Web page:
When you are out traveling or just at work, the need sometimes arises when you have to access your computer at home. This article will show you how to access your computer in a simple and secure way. The article is focused on Ubuntu, but can just as well be used with the remote desktop features of Windows XP.
We first of all want to create a secure channel between your current computer and your machine at home, and what better tool for the job than OpenSSH. In Ubuntu, you may install the SSH server by installing the packet called “openssh-server” like so:
sudo apt-get install openssh-server
This will enable remote connections into your computer on port 22, which is the standard SSH port. If your computer sits behind a router, you must forward the port to the computer from the router.
The next step is to enable the remote desktop facilities of the Gnome desktop in Ubuntu, by opening the “System” menu, “Preferences” and then selecting “Remote desktop”. You will be presented with a dialog like the following:
The options are self-explanatory, and since you will be connecting to it when you yourself are not around, be sure to untick “Ask you for confirmation”. This will start the VNC server at port 5900, which you should not expose to the internet. Instead, here is where SSH comes into play.
The primary purpose of SSH is to allow secure text-based remote management capabilities to servers. It can however tunnel arbitrary traffic over it too, and VNC traffic is of course not an exception. The endpoint should be to be able to connect to port 5900 which runs the VNC server, so we need to tell SSH to create a tunnel from the current computer to the home computer and then on to the VNC server. Let’s select port 50000 for the start of the tunnel, but it can be any free port between 1024 and 65535. If you are fortunate enough to be running Linux on your work computer, connect to your home computer using the following command:
ssh -l username -L 50000:localhost:5900 your.home.pc
Let’s take a minute to analyze this command. You issue the ssh command, and -l lets you specify which user-name to connect as. -L is the magic part where we specify endpoints of our SSH tunnel. The tunnel starts at port 50000 of the local computer, then travels to the SSH server on the other side. It then looks at the endpoint which is localhost port 5900, which happens to be the VNC server! The last part is to specify a host-name or IP-address to your home computer. It can of course also be done in Windows using the popular PuTTY terminal:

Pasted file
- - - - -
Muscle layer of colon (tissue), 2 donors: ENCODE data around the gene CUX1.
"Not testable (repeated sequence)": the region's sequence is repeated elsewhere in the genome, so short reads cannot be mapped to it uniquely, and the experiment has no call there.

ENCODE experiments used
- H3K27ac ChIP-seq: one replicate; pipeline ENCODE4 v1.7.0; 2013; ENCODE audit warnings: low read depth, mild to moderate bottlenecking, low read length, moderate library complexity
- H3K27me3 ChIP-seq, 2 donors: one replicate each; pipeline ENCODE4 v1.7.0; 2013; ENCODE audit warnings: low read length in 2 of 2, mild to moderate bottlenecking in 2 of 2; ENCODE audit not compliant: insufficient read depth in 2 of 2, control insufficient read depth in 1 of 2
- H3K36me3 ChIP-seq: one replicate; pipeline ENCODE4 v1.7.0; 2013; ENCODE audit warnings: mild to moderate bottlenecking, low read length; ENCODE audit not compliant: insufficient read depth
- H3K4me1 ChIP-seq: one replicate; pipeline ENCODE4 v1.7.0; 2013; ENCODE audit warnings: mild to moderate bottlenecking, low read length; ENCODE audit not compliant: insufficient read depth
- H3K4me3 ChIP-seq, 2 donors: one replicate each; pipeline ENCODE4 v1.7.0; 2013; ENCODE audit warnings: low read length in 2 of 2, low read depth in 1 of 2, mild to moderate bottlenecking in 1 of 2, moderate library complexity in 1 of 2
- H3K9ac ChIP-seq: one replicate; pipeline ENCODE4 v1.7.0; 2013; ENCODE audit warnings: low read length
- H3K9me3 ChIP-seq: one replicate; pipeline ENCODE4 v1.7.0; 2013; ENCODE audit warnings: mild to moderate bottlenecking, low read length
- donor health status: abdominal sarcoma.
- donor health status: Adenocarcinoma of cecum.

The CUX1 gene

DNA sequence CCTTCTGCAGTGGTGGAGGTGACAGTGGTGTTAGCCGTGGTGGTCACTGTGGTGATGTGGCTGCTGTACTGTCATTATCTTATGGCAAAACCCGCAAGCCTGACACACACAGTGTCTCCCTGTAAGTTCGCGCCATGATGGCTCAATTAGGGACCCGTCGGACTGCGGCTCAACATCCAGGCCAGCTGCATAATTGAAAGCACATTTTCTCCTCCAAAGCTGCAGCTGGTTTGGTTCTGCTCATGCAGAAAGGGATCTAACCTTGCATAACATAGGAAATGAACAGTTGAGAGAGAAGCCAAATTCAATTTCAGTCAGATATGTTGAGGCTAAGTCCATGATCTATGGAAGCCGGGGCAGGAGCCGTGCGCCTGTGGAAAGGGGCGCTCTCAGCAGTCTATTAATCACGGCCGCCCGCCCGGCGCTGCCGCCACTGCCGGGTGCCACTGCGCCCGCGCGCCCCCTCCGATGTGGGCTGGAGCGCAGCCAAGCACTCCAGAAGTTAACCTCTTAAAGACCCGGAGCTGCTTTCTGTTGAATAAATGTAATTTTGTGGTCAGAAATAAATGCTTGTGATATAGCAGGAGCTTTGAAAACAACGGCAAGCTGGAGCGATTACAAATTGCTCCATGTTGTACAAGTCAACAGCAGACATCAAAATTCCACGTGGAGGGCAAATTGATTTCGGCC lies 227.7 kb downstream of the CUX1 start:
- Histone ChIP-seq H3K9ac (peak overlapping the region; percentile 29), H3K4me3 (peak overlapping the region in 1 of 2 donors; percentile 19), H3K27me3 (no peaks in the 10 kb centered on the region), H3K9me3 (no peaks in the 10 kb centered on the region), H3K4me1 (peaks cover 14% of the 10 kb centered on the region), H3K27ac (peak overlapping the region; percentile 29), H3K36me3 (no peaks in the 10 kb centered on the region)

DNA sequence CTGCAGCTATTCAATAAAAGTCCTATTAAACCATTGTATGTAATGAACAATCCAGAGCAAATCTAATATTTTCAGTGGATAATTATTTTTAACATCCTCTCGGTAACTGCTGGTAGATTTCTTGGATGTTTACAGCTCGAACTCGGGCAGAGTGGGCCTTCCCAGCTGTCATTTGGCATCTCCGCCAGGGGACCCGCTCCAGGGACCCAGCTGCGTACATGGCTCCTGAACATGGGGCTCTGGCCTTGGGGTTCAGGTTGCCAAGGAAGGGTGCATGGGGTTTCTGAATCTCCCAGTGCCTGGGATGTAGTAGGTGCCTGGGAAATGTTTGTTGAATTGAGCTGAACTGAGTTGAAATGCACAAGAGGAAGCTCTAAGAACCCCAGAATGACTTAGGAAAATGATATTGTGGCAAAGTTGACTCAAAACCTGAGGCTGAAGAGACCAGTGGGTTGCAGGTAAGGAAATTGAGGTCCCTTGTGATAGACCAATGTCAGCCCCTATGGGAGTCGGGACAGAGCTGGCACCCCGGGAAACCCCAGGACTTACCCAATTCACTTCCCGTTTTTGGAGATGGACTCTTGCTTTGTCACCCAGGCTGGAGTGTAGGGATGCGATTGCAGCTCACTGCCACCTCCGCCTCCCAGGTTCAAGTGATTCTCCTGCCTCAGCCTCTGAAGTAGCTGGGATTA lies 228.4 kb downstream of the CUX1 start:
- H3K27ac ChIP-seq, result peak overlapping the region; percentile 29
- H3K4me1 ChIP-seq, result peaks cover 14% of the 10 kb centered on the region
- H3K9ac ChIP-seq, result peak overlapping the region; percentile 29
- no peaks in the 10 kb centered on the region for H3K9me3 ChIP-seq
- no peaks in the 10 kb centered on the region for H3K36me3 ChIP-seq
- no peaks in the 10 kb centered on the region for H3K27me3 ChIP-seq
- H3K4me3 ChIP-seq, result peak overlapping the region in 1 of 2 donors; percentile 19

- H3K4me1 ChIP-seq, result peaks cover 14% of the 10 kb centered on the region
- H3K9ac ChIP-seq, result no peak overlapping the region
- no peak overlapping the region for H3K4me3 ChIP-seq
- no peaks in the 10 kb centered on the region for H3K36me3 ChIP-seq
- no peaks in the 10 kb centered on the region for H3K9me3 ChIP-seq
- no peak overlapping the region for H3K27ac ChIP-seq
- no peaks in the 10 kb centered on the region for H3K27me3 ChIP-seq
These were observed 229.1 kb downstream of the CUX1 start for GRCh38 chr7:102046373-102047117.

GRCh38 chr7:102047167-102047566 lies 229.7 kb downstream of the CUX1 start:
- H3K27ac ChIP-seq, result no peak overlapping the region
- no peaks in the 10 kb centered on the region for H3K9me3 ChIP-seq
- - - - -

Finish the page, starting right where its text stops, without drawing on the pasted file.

On the first screenshot we specify which host to connect to, and the tunnel is set using the tunnel settings. The screenshots should be self-explanatory. Just don’t forget to click the add button to actually enable the tunnel.
After logging into the server either using a Linux or Windows machine, the time has come to actually try this out by connecting a VNC client to the server. Ubuntu users have a VNC client installed under “Applications” – “Internet” – “Terminal Server Client”, and Window users may for example download UltraVNC viewer. If you don’t want to install anything, choose the “[email protected] Standalone Viewer” package, which only contains a zipped viewer.
To connect, we only need to specify the start of the SSH tunnel and it should take the data to its destination automatically.
Connect to localhost port 50000 like we specified for the start of the tunnel earlier. Notice the extra colon – we need to write this way since we are not connecting to a particular display. Remember to set the quick options in UltraVNC to “MEDIUM” if you have slow connection to make the interface relatively snappy and useful.
Click connect, and if everything works you should be prompted for the password you specified when configuring the VNC server earlier.
The SSH tunnel can of course also be used to secure Windows Remote Desktop access. It uses port 3389 by default and you might not have an SSH server running on a Windows client, but perhaps you have another Linux machine on your network? In that case, you can connect to the Linux server using SSH and set the endpoint of the tunnel to your Windows client. The following is an example in the Linux SSH notation:
ssh -l username -L 50000:192.168.0.10:3389 my.home.linux.server.pc
It works just like before, but instead of just looping the connection to localhost, it will forward the connection to 192.168.0.10 port 5900 on your network, and if that happens to be your Windows client you should be able to connect.